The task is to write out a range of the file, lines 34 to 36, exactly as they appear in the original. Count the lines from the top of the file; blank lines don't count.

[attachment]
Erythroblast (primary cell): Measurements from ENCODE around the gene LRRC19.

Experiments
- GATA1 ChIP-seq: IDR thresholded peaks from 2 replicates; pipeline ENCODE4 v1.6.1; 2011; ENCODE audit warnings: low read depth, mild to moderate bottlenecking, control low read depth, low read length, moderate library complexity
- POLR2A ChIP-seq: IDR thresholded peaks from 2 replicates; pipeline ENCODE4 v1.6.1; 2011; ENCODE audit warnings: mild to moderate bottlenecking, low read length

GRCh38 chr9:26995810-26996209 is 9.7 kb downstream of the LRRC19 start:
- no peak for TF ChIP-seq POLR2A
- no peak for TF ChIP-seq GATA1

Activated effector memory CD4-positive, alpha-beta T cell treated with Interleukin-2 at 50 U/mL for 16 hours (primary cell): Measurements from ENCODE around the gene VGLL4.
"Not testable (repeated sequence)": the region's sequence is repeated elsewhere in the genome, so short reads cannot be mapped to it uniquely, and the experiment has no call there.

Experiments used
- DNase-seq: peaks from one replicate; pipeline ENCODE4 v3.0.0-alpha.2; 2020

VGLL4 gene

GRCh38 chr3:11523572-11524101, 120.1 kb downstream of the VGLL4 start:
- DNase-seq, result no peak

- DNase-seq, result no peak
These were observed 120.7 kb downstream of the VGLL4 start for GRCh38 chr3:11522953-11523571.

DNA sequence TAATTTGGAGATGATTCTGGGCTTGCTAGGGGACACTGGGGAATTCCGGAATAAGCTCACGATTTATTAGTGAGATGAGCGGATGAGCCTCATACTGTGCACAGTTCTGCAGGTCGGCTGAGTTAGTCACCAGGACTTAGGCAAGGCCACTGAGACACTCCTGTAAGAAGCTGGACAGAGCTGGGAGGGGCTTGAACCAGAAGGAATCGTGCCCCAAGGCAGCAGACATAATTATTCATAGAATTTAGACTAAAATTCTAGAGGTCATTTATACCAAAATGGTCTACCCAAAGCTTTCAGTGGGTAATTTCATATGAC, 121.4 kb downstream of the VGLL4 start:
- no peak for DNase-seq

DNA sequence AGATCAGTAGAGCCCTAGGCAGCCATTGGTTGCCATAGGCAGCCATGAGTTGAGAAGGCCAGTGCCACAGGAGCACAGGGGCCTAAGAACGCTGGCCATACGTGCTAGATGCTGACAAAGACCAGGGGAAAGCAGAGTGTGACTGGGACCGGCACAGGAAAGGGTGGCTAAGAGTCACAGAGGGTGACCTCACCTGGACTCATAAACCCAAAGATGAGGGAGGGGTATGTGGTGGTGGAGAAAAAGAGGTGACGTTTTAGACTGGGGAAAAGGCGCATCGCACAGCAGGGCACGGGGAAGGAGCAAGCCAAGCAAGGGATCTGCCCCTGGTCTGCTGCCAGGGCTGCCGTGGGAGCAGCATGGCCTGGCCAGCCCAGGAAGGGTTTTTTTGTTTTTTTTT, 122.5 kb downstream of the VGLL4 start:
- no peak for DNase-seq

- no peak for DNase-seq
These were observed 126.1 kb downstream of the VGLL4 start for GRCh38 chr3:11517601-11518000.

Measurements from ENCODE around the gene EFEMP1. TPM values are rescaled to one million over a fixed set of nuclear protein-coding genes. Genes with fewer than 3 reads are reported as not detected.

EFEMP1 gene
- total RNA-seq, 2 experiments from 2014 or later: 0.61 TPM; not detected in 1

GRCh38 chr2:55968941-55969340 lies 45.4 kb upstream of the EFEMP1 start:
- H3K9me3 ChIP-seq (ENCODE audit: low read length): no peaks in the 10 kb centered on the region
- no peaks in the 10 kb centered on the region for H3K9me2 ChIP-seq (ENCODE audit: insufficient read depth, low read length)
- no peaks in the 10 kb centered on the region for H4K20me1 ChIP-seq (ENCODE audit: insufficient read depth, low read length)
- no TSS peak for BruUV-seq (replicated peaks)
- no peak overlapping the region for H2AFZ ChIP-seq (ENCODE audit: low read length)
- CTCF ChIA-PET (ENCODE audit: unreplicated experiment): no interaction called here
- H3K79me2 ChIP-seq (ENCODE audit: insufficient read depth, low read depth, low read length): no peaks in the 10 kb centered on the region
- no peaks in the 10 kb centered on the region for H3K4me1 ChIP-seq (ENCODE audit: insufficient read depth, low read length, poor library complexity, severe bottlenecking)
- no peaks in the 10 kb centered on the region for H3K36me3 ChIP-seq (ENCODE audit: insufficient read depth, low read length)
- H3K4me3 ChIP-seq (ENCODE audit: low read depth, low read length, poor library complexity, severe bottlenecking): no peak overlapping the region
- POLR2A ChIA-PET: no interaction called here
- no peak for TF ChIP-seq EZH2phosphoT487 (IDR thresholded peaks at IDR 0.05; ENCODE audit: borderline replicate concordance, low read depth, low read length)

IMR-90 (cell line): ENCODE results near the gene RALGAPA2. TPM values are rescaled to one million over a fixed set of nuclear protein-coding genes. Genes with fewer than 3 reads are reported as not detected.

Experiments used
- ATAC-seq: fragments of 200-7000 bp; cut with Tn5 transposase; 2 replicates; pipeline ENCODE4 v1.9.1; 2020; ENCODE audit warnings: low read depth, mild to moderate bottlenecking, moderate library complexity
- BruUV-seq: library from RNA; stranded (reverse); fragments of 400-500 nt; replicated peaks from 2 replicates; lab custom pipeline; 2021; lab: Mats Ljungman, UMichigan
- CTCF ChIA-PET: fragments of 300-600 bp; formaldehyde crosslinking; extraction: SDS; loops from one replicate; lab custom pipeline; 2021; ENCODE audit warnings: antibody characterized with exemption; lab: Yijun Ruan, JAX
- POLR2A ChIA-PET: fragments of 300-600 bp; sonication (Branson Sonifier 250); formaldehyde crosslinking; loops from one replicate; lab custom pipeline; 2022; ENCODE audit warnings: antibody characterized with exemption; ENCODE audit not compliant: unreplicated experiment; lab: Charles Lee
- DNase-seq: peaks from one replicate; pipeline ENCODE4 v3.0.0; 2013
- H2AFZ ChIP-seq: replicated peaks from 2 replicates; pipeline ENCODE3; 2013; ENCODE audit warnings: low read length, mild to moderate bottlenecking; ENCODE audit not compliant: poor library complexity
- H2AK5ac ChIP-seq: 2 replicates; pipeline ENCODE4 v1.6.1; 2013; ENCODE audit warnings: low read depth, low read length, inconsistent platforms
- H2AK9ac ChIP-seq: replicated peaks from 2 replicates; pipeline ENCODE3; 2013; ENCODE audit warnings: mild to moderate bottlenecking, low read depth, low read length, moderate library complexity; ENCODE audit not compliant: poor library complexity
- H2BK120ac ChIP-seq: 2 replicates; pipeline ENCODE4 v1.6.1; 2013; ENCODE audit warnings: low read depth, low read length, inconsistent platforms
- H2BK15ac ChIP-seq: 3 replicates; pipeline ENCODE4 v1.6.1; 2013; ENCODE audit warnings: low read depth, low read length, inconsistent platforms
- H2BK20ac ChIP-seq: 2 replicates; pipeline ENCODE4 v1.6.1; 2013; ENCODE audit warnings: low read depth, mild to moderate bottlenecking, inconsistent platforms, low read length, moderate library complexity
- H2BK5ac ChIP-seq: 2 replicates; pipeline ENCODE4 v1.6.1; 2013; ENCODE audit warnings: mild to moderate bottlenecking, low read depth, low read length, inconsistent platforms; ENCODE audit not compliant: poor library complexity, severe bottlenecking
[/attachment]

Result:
- no peaks in the 10 kb centered on the region for H3K4me1 ChIP-seq (ENCODE audit: insufficient read depth, low read length, poor library complexity, severe bottlenecking)
- no peaks in the 10 kb centered on the region for H3K36me3 ChIP-seq (ENCODE audit: insufficient read depth, low read length)
- H3K4me3 ChIP-seq (ENCODE audit: low read depth, low read length, poor library complexity, severe bottlenecking): no peak overlapping the region